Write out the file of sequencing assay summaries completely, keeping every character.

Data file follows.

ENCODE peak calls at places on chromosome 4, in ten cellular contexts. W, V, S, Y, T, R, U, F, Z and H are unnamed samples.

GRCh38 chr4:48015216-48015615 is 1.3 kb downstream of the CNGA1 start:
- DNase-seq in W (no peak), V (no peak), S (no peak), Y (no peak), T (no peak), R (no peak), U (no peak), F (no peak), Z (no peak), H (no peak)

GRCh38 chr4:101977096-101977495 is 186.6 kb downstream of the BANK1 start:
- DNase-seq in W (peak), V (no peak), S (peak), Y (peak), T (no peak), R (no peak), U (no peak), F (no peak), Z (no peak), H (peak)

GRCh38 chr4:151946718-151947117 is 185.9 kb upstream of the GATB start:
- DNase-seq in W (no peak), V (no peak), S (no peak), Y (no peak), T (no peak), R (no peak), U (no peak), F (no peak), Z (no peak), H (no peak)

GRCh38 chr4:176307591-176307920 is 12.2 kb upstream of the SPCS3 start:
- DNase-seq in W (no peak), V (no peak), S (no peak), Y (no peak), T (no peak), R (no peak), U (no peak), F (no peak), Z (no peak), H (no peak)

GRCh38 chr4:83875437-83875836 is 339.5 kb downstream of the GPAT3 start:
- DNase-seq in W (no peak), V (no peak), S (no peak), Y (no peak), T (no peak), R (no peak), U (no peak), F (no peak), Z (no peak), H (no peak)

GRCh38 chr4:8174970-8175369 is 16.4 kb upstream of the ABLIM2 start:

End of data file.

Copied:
ENCODE peak calls at places on chromosome 4, in ten cellular contexts. W, V, S, Y, T, R, U, F, Z and H are unnamed samples.

GRCh38 chr4:48015216-48015615 is 1.3 kb downstream of the CNGA1 start:
- DNase-seq in W (no peak), V (no peak), S (no peak), Y (no peak), T (no peak), R (no peak), U (no peak), F (no peak), Z (no peak), H (no peak)

GRCh38 chr4:101977096-101977495 is 186.6 kb downstream of the BANK1 start:
- DNase-seq in W (peak), V (no peak), S (peak), Y (peak), T (no peak), R (no peak), U (no peak), F (no peak), Z (no peak), H (peak)

GRCh38 chr4:151946718-151947117 is 185.9 kb upstream of the GATB start:
- DNase-seq in W (no peak), V (no peak), S (no peak), Y (no peak), T (no peak), R (no peak), U (no peak), F (no peak), Z (no peak), H (no peak)

GRCh38 chr4:176307591-176307920 is 12.2 kb upstream of the SPCS3 start:
- DNase-seq in W (no peak), V (no peak), S (no peak), Y (no peak), T (no peak), R (no peak), U (no peak), F (no peak), Z (no peak), H (no peak)

GRCh38 chr4:83875437-83875836 is 339.5 kb downstream of the GPAT3 start:
- DNase-seq in W (no peak), V (no peak), S (no peak), Y (no peak), T (no peak), R (no peak), U (no peak), F (no peak), Z (no peak), H (no peak)

GRCh38 chr4:8174970-8175369 is 16.4 kb upstream of the ABLIM2 start: